(p. A14) ARSI NEGELE, Ethiopia — Babou Galgo, a 61-year-old farmer, proudly showed off his prized harvest from last season: two shiny gold medals from the regional and federal government and a slick certificate praising his “outstanding performance in increasing agriculture production and productivity.”
What he had done was boost his corn yields on his small farm in southern Ethiopia an eye-popping sevenfold over the past several years. Even more impressive, he had boosted the well-being of his family as well: With the added income, they moved out of a traditional mud-brick tukul and into a brick and concrete house furnished with a refrigerator, television and DVD player, rare luxuries for a farmer in one of the world’s poorest countries.
Indeed, not long ago, Mr. Galgo would have had no need for a refrigerator as meager yields had him struggling to feed his family. “It’s the seeds,” he says, noting the reason for his reversal of fortunes. “Hybrids.”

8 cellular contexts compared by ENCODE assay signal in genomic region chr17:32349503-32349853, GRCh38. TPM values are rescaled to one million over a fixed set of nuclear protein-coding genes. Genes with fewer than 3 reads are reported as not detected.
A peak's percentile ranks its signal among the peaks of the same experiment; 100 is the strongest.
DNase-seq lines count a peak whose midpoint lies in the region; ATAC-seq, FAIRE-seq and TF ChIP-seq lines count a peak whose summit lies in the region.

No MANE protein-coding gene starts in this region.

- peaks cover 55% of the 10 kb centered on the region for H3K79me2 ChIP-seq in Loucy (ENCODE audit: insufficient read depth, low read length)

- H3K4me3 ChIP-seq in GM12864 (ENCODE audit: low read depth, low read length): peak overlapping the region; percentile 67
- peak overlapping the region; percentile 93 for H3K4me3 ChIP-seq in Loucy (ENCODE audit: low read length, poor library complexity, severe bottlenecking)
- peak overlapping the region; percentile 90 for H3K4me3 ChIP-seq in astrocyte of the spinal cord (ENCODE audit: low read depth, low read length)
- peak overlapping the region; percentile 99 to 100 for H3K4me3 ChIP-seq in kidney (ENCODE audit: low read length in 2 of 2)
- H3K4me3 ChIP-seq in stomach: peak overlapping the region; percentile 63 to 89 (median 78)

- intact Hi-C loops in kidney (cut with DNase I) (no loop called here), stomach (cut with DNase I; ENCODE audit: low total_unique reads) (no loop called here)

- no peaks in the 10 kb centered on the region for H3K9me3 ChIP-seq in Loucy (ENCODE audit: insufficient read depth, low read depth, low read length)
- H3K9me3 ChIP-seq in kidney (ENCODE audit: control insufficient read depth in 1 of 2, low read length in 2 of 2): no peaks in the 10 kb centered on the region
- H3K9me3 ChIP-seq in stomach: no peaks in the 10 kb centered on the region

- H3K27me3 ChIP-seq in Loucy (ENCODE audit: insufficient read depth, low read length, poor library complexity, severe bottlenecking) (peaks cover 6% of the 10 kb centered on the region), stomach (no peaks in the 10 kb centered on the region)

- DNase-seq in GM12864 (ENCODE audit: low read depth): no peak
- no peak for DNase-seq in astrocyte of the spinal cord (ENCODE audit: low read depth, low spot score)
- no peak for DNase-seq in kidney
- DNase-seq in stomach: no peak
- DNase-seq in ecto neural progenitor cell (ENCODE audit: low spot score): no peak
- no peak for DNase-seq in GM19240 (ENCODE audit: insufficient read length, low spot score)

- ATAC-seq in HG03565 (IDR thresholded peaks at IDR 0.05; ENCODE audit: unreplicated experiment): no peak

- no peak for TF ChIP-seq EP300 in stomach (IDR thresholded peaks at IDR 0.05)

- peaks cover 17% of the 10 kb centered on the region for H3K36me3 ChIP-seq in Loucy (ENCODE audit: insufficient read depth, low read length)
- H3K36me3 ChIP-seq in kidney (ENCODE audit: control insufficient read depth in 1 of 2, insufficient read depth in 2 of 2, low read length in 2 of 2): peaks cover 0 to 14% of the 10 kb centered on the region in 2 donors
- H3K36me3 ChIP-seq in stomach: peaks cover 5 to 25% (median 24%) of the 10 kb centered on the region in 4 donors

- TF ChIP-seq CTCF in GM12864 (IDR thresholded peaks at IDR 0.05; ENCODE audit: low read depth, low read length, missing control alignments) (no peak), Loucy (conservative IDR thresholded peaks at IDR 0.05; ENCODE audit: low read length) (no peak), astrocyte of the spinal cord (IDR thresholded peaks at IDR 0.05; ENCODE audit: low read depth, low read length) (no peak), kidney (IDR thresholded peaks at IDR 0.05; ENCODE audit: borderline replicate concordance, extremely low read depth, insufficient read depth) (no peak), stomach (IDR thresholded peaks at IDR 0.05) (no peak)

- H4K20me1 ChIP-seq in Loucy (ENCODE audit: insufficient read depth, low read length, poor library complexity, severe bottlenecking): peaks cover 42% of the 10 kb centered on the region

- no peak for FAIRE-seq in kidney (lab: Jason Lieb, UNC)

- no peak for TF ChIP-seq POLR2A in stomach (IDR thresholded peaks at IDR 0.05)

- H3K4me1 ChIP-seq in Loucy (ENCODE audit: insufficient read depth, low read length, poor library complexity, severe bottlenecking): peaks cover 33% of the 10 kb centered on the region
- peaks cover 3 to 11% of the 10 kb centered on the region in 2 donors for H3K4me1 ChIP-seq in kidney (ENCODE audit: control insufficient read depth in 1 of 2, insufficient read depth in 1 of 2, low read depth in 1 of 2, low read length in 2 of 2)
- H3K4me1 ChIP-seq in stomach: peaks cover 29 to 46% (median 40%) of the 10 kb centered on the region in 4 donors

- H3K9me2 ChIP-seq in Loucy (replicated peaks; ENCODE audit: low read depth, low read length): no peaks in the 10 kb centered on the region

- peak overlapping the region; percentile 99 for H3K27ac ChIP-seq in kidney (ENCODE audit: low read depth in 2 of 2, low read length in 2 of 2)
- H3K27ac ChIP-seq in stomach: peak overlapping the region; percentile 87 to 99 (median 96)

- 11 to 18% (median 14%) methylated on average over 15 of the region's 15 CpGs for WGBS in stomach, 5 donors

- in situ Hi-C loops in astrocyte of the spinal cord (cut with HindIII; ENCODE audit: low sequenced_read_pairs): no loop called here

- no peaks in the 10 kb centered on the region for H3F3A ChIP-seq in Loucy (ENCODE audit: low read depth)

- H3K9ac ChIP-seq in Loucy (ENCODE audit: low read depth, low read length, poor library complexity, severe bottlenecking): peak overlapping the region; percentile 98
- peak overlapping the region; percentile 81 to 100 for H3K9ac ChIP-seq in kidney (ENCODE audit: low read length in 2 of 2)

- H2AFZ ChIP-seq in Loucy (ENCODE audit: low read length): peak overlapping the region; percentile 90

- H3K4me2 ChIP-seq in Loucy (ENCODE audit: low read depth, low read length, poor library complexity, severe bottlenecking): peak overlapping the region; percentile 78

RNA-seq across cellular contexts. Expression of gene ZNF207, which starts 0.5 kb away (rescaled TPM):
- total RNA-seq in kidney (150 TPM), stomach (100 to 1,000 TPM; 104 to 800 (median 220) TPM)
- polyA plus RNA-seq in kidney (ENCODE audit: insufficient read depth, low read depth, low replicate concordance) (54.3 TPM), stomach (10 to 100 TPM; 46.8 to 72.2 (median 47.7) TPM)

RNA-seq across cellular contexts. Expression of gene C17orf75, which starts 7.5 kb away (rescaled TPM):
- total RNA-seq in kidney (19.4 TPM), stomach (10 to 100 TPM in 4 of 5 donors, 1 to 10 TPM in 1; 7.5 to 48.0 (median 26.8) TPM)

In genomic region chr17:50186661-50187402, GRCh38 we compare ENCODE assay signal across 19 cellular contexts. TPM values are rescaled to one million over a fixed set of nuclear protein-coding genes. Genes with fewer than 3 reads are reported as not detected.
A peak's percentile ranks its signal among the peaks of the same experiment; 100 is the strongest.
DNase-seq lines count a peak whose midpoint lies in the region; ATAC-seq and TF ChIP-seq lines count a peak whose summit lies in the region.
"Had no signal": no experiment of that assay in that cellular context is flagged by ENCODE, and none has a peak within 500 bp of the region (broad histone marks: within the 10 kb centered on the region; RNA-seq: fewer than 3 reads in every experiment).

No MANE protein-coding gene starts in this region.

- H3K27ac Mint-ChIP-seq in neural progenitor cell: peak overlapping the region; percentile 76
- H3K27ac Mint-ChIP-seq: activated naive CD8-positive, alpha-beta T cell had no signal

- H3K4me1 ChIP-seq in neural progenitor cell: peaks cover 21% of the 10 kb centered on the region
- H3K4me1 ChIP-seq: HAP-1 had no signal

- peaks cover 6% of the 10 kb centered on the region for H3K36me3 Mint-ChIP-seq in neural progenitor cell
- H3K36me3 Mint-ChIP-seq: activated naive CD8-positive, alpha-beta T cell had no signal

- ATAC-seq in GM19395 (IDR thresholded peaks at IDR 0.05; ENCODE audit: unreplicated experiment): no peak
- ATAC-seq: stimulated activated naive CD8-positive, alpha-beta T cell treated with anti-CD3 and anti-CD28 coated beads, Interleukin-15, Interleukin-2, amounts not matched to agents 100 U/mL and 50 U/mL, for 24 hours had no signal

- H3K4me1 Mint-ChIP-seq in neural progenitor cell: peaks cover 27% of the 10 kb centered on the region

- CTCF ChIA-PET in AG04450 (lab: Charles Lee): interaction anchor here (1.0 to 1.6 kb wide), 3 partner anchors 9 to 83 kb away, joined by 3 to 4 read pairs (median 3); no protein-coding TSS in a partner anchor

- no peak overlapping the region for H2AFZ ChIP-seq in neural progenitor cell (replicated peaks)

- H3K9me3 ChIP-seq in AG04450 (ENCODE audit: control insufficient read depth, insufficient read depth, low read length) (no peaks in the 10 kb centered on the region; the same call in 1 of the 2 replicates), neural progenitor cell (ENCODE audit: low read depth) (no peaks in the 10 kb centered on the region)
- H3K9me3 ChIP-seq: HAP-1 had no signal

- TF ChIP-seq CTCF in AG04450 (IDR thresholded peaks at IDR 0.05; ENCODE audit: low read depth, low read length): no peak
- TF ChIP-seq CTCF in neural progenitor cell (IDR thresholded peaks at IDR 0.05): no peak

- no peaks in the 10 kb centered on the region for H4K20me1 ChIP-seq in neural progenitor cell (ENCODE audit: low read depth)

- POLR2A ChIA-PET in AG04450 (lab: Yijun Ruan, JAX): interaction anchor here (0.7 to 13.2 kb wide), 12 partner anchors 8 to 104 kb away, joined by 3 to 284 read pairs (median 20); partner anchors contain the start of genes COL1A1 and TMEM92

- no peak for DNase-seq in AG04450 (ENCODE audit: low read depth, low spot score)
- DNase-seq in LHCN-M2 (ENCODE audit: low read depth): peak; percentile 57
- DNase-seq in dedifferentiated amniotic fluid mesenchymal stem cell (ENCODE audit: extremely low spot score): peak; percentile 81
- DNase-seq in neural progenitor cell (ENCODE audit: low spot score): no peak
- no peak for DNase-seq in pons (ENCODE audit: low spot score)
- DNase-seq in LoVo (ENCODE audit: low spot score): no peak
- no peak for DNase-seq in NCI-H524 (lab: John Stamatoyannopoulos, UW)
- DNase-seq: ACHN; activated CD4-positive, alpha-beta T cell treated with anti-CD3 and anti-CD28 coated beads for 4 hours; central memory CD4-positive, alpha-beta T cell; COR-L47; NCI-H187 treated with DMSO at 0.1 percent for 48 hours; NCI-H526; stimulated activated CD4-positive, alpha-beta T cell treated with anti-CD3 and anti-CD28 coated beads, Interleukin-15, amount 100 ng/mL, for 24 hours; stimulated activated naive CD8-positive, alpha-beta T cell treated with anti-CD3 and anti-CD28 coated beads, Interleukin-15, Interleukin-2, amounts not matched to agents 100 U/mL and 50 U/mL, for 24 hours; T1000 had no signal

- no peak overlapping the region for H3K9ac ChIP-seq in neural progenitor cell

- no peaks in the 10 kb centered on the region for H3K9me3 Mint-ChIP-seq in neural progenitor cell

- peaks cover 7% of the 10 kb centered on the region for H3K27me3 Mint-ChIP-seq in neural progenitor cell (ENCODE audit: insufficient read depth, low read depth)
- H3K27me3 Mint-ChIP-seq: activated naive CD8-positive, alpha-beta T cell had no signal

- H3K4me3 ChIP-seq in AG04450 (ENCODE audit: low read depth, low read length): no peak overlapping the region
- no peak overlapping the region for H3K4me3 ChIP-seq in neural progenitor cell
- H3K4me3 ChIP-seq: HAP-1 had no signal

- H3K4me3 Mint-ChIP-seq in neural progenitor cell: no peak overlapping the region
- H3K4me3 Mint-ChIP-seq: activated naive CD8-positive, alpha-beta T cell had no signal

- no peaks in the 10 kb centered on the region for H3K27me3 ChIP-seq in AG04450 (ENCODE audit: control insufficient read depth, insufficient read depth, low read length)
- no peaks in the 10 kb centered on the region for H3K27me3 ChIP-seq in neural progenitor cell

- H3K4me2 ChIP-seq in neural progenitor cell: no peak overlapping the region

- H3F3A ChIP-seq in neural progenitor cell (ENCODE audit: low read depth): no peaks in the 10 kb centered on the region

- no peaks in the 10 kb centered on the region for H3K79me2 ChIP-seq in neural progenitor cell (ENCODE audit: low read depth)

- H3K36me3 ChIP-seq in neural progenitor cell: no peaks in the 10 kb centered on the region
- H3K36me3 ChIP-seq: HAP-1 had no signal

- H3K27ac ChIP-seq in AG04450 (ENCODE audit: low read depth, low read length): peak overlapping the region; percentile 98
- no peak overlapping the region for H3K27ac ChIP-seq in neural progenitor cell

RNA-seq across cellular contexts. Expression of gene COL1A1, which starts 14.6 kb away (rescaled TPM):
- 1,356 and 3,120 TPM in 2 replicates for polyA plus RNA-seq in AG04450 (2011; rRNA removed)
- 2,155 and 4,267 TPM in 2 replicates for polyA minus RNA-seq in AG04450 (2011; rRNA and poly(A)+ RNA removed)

Africa’s nascent push to finally feed itself is turning the clock back to the early part of 20th-century America. It was in the 1930s and ’40s when Iowa-based Pioneer Hi-Bred International popularized hybrid seeds in the U.S., swelling corn yields throughout the Midwest. Seven decades later, African farmers and U.S. companies are trying to recreate the same boom that turned America into the world’s breadbasket, only this time in the harsh climate — environmental and political — of Ethiopia and greater Africa.
. . .
Farmer Galgo is ready for another upgrade. Sitting in his comfortable living room, beneath wall murals of Jesus and a peace dove, he tells Mr. Admassu, “I want to expand my land and buy a tractor. A big tractor, with a lot of power.”
For the full story, see:
ROGER THUROW. “Agriculture’s Last Frontier; African Farmers, U.S. Companies Try to Create Another Breadbasket With Hybrids.” The Wall Street Journal (Tues., May 27, 2008): A14.
(Note: ellipsis added.)